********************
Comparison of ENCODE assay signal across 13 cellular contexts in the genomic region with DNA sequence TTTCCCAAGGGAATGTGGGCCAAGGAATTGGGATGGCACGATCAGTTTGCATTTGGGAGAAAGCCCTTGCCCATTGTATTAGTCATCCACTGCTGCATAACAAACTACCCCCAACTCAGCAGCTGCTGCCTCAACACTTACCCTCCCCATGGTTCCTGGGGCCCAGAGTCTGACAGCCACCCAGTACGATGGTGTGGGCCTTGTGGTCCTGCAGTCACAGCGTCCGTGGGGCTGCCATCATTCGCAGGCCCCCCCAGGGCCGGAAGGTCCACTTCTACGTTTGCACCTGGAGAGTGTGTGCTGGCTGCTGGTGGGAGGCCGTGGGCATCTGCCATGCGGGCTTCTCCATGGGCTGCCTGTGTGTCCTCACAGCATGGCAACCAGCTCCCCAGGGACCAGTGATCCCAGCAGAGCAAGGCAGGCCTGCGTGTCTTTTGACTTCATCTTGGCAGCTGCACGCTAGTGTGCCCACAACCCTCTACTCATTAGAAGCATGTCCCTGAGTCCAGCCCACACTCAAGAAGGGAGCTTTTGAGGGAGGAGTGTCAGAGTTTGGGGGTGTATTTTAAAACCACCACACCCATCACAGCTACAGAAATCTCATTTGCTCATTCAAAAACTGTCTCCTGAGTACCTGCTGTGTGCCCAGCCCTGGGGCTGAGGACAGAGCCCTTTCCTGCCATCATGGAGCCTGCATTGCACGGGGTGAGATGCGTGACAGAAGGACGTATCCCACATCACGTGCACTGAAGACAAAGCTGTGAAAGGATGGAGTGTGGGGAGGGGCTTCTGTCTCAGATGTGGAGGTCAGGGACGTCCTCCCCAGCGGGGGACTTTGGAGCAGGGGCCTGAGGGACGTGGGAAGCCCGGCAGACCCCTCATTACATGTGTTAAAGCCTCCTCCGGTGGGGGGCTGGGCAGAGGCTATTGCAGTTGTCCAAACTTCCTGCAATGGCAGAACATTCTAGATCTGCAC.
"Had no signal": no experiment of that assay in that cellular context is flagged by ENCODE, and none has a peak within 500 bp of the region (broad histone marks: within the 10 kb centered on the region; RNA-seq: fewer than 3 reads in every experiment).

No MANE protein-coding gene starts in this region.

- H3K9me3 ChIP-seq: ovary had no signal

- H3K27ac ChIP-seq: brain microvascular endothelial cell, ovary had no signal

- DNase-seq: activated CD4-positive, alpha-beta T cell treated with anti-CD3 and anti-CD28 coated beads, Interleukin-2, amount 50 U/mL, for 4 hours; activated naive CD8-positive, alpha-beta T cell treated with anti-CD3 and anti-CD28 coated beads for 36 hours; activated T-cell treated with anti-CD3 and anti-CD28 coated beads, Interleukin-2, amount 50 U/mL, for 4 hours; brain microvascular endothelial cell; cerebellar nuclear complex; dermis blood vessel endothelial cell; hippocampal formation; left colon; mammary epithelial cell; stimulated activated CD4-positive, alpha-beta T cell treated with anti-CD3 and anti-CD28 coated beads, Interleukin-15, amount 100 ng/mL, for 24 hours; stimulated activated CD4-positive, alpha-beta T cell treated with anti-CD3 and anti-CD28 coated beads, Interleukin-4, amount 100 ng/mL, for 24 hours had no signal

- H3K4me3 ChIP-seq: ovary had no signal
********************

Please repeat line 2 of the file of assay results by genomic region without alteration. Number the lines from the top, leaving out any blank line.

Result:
"Had no signal": no experiment of that assay in that cellular context is flagged by ENCODE, and none has a peak within 500 bp of the region (broad histone marks: within the 10 kb centered on the region; RNA-seq: fewer than 3 reads in every experiment).